Ibis 741 carbon mountain bike wheels super wide enduro (3)

As the march to a wider wheel seems inevitable, certain companies are pushing that notion to the extreme. At this point in the evolution, you can’t talk wide wheels without including Ibis Cycle’s new line of carbon hoops. Boasting massive internal and external widths, the wheels are barely a step below the “+” size rims found in 29″ and now 27.5″.

Aimed squarely at the growing Enduro market, honestly the Ibis 741s look to be an enticing option for anyone looking for ultra wide, light wheels for their mountain bike. Then there’s the price – considering they are less than a set of rims from some competitors, Ibis seems to be building momentum for their stand-alone wheels…

Ibis 741 carbon mountain bike wheels super wide enduro (5)

Ibis 741 carbon mountain bike wheels super wide enduro (8) Ibis 741 carbon mountain bike wheels super wide enduro (7)

RimComparison

Labeled as the 741, the Ibis naming structure is pretty simple. The first number is either 7 or 9, for 27.5 or 29” wheels. The second number is the outside diameter of each rim, either 41 or 28mm. In this case the 741 is a 41mm wide, 27.5″ rim, which is ridiculous.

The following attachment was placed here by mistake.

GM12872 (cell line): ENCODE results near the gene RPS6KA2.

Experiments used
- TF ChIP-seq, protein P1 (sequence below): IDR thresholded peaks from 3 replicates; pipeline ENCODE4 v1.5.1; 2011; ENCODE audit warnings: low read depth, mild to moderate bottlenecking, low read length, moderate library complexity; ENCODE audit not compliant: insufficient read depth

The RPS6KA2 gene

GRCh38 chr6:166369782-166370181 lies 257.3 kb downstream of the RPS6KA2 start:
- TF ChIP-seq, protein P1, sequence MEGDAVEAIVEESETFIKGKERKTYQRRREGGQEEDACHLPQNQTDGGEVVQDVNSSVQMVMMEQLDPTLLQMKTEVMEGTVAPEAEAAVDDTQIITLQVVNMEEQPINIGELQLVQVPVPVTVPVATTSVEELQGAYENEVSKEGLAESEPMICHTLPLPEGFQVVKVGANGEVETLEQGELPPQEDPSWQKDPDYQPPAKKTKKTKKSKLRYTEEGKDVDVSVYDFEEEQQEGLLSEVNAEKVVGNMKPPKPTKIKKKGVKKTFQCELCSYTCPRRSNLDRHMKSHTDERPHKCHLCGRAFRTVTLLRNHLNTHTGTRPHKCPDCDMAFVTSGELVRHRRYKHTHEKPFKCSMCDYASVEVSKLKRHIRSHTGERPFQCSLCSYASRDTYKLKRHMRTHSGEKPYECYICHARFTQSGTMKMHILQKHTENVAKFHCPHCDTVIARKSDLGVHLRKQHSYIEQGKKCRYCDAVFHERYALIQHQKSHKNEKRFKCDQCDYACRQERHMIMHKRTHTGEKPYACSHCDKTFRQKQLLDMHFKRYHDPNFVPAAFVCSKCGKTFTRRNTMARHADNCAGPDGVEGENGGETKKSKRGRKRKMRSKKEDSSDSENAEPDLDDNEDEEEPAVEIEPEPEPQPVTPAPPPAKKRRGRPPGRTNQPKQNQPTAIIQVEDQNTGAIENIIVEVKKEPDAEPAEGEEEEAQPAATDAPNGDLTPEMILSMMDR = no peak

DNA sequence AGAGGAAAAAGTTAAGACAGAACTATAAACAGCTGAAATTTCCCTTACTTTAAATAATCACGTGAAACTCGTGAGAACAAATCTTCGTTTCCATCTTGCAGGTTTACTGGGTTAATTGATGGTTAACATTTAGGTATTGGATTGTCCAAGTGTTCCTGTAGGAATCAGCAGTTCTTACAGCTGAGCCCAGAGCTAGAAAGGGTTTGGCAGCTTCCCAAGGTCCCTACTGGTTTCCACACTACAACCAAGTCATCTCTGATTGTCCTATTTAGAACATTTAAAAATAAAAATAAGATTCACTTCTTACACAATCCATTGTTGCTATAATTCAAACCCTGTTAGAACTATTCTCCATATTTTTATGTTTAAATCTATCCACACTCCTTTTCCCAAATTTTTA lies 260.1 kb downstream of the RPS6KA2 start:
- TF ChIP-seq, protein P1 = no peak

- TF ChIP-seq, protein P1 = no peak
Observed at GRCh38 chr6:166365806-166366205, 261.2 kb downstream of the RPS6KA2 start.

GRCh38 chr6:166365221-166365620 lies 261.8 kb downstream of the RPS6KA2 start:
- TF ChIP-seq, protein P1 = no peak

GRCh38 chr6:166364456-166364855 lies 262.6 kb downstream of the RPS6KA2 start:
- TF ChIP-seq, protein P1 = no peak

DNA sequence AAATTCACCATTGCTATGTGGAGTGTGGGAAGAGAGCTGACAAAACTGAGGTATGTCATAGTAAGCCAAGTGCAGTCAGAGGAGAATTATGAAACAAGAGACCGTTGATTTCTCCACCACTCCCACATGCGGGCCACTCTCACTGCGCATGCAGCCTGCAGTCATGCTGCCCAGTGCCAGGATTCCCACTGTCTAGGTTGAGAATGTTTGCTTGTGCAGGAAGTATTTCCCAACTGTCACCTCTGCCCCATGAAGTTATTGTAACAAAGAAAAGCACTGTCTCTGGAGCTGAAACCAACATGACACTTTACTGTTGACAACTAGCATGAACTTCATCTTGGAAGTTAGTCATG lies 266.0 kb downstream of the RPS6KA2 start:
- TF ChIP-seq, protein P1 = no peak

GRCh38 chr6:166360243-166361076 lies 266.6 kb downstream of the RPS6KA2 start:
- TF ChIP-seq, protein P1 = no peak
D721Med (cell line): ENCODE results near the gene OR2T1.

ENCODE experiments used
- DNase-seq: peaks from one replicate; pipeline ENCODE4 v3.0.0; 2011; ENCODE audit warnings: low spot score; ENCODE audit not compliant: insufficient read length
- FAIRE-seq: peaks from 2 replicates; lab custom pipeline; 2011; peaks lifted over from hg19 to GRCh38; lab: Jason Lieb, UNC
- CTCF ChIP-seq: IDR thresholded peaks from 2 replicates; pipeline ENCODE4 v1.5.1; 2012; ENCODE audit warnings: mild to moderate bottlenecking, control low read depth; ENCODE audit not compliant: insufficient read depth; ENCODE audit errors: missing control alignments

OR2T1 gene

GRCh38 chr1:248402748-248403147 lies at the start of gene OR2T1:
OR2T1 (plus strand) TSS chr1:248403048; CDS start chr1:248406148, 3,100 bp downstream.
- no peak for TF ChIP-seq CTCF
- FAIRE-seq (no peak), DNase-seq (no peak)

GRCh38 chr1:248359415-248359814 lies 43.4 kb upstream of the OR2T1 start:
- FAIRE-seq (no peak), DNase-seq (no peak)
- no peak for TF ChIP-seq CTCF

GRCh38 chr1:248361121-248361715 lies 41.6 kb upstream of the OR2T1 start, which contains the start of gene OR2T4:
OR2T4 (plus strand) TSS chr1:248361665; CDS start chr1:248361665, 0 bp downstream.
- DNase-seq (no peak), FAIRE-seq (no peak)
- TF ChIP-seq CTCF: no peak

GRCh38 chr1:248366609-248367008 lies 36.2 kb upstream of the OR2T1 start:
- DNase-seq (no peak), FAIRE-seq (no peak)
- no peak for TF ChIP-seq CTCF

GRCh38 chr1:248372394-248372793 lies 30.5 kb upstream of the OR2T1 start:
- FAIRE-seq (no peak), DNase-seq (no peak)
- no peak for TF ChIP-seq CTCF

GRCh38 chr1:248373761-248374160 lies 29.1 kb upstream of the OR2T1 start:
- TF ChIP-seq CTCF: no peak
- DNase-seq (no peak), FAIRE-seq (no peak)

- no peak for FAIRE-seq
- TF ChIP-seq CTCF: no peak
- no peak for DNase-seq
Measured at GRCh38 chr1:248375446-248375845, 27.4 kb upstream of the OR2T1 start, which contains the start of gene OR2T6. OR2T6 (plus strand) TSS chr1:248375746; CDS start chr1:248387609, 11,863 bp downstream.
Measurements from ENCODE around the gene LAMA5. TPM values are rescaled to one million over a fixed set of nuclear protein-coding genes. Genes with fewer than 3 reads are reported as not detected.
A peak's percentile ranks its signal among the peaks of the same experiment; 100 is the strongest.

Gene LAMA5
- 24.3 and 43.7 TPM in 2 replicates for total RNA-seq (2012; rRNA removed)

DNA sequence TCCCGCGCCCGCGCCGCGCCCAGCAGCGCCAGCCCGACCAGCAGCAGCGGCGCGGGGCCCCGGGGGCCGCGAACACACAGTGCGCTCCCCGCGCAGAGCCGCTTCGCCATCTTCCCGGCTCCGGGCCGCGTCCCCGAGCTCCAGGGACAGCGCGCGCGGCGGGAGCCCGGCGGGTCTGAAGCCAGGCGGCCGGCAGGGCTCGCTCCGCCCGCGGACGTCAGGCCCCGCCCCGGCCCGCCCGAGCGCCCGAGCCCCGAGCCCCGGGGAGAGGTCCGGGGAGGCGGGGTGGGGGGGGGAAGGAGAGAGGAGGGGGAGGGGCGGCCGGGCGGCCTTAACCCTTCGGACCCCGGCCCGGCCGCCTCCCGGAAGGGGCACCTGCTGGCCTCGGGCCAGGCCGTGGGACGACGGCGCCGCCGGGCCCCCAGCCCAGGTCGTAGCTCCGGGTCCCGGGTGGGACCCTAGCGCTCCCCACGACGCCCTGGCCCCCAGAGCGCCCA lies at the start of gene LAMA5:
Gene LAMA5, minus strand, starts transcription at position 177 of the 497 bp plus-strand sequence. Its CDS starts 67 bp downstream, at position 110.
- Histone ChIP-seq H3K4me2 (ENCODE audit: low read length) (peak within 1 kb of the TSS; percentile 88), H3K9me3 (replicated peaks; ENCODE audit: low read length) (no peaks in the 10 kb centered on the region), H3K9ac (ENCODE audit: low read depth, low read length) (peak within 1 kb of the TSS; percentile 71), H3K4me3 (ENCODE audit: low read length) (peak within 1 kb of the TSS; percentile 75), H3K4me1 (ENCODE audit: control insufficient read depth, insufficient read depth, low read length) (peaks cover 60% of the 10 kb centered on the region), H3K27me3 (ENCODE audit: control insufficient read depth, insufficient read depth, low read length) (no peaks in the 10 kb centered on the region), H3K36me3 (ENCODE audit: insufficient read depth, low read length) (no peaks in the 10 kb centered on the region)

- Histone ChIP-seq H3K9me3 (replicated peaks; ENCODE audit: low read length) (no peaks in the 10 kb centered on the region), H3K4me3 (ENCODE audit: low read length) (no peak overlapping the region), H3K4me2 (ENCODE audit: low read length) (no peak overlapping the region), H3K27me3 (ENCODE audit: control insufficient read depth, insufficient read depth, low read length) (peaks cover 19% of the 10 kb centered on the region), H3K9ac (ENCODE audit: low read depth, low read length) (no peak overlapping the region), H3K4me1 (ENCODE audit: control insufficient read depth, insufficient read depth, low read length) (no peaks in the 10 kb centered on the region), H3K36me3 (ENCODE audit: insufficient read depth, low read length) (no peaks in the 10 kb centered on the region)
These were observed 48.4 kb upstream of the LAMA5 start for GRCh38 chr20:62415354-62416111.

Built from carbon, the rims feature a hookless bead design which Ibis found to be dramatically stronger in impact tests than hooked rims. Ibis also claims that in testing, their carbon wheels tested 50-300% stronger than competitors in impact tests.

The tubeless ready design relies on a layer of rim tape that seems dwarfed by the gigantic rim cavity. Just wide enough to cover the spoke holes, the built in bead shelf is designed to be air tight around the bead while still allowing the tires to be installed and removed by hand. Both the rim tape and tubeless valves came installed on our review sample. When mounting the Continental tires below, we used the Continental tire sealant and were able to install the tires by hand, and seat them with a floor pump without any issues.